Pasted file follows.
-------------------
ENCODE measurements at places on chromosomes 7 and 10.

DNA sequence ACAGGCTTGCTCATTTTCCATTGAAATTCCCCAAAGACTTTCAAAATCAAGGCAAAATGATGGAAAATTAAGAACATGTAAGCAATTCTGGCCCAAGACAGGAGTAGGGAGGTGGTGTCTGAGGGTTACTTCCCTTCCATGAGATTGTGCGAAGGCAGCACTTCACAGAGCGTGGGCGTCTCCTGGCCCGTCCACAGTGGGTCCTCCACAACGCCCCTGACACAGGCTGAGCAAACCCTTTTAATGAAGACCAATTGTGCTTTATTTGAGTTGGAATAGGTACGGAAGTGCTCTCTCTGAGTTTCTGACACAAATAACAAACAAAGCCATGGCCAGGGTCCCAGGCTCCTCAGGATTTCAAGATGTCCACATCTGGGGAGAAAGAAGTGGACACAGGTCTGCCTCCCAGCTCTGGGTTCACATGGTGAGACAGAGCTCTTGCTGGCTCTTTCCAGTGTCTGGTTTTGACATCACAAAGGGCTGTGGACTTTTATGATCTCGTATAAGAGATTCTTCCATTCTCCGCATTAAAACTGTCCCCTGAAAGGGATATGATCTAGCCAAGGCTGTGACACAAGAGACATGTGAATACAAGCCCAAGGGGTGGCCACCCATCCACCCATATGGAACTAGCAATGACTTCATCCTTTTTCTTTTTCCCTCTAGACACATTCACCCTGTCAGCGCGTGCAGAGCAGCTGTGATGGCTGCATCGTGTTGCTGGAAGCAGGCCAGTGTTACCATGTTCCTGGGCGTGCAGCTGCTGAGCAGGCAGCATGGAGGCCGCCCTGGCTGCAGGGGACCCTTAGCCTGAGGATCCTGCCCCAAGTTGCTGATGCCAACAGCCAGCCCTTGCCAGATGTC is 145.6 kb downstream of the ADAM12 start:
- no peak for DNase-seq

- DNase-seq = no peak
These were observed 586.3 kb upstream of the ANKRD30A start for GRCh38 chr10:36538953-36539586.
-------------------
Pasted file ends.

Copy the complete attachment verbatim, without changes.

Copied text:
ENCODE measurements at places on chromosomes 7 and 10.

DNA sequence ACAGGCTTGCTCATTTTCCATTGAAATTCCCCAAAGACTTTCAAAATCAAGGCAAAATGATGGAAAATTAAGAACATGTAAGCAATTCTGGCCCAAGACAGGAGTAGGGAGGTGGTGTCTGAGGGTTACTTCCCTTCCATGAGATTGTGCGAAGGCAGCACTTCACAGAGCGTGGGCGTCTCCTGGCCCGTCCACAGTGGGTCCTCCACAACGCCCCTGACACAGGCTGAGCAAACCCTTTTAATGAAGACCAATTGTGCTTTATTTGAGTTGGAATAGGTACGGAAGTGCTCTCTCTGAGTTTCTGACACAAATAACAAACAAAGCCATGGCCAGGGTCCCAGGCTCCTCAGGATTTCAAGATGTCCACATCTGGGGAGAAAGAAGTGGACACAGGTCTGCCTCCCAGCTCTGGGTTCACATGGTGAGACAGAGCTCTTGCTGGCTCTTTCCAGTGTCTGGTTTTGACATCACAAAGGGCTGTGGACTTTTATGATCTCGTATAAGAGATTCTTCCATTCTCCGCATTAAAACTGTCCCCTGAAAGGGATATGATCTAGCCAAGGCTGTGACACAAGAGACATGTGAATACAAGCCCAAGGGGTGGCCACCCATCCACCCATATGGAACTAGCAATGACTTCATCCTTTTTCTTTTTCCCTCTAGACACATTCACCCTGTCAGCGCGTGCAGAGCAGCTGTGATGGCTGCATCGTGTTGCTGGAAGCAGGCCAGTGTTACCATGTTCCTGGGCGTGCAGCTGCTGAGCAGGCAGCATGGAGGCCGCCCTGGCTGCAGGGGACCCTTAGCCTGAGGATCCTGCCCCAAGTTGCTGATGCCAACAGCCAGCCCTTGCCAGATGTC is 145.6 kb downstream of the ADAM12 start:
- no peak for DNase-seq

- DNase-seq = no peak
These were observed 586.3 kb upstream of the ANKRD30A start for GRCh38 chr10:36538953-36539586.